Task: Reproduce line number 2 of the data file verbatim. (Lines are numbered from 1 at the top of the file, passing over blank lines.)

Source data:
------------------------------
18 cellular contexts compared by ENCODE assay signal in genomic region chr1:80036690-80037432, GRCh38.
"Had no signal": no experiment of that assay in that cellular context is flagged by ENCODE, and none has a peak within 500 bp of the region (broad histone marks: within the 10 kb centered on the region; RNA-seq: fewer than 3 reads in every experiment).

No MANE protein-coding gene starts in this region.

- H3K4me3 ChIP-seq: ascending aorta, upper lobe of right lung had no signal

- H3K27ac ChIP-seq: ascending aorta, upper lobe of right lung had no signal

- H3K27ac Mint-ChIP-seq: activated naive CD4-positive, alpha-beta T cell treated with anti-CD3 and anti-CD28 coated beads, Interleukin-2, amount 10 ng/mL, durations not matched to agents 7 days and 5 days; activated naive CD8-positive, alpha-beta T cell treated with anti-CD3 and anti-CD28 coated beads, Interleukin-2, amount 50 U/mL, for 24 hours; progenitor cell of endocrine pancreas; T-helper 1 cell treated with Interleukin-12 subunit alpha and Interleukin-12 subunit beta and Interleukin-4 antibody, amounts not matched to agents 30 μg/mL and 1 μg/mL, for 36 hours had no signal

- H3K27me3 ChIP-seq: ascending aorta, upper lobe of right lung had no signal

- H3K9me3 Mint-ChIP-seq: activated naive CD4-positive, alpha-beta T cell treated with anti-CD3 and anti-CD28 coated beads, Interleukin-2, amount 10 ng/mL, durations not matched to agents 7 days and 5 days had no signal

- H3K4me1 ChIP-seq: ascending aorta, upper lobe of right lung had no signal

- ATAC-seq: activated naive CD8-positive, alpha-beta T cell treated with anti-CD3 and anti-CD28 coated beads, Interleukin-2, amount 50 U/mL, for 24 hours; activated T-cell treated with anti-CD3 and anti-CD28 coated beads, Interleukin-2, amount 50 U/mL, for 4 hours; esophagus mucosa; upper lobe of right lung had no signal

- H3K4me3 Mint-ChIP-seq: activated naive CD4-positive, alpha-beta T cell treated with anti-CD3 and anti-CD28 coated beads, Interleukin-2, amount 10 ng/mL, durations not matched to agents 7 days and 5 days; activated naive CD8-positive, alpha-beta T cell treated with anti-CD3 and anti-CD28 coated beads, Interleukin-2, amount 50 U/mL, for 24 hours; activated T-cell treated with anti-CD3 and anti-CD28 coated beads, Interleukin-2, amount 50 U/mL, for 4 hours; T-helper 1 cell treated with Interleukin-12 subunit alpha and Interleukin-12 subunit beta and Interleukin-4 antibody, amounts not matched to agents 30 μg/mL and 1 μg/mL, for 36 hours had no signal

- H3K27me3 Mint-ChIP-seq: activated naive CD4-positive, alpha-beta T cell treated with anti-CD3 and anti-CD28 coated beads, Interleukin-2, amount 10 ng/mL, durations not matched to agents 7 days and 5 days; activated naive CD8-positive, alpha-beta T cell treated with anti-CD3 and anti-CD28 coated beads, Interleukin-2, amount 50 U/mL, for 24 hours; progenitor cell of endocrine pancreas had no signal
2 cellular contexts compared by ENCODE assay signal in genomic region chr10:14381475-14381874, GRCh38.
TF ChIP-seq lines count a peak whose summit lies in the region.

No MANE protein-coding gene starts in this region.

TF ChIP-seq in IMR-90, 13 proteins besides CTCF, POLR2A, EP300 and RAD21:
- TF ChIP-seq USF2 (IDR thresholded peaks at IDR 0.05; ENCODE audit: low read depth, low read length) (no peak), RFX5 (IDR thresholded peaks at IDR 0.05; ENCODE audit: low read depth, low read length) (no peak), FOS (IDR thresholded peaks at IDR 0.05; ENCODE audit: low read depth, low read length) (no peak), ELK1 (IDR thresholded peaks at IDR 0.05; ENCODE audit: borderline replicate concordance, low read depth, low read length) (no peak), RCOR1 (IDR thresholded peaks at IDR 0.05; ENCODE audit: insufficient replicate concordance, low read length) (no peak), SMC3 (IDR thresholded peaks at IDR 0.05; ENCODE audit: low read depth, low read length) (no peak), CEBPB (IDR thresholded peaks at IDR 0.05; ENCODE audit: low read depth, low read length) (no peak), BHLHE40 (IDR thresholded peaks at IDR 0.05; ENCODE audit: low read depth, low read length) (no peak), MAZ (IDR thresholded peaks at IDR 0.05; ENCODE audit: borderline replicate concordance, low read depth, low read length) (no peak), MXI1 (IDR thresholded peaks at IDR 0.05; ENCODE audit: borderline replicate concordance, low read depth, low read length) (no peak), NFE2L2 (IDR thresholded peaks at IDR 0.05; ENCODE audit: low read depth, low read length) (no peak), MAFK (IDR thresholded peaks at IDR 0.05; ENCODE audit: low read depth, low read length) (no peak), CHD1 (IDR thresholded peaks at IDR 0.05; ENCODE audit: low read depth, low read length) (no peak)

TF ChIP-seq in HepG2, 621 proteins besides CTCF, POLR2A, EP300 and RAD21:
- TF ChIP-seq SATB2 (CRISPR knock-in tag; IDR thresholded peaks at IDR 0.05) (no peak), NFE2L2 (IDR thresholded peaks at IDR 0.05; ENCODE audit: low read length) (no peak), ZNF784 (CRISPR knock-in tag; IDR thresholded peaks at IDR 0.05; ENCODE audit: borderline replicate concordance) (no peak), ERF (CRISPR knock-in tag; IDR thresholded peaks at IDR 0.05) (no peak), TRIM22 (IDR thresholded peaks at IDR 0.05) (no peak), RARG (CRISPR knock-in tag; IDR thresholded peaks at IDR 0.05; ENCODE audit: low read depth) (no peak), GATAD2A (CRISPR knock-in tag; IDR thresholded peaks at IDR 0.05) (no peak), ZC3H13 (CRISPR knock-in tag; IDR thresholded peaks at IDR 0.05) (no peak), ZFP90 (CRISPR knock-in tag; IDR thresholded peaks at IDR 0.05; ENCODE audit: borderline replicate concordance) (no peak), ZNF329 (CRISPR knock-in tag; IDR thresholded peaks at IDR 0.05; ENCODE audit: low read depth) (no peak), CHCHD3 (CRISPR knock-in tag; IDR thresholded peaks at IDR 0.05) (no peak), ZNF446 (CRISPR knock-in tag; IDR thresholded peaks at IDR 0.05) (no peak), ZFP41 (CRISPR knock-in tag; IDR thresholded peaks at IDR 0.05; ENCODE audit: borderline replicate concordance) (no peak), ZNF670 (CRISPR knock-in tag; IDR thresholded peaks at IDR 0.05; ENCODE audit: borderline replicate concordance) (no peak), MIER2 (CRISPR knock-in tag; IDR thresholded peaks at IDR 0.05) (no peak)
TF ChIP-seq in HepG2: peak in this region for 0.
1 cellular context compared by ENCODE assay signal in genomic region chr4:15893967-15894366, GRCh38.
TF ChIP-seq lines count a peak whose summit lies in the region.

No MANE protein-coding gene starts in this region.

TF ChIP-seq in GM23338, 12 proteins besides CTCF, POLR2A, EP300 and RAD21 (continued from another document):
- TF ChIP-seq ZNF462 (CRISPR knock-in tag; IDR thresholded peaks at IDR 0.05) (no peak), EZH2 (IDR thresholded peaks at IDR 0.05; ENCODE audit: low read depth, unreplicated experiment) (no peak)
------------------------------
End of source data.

"Had no signal": no experiment of that assay in that cellular context is flagged by ENCODE, and none has a peak within 500 bp of the region (broad histone marks: within the 10 kb centered on the region; RNA-seq: fewer than 3 reads in every experiment).